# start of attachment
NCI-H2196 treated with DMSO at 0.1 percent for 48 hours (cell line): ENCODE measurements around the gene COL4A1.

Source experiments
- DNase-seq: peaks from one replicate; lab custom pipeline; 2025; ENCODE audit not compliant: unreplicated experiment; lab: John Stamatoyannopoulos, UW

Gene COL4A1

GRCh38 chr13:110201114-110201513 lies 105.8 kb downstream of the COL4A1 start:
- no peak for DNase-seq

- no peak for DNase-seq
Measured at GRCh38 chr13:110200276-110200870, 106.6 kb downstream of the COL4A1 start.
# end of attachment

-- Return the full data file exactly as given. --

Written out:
NCI-H2196 treated with DMSO at 0.1 percent for 48 hours (cell line): ENCODE measurements around the gene COL4A1.

Source experiments
- DNase-seq: peaks from one replicate; lab custom pipeline; 2025; ENCODE audit not compliant: unreplicated experiment; lab: John Stamatoyannopoulos, UW

Gene COL4A1

GRCh38 chr13:110201114-110201513 lies 105.8 kb downstream of the COL4A1 start:
- no peak for DNase-seq

- no peak for DNase-seq
Measured at GRCh38 chr13:110200276-110200870, 106.6 kb downstream of the COL4A1 start.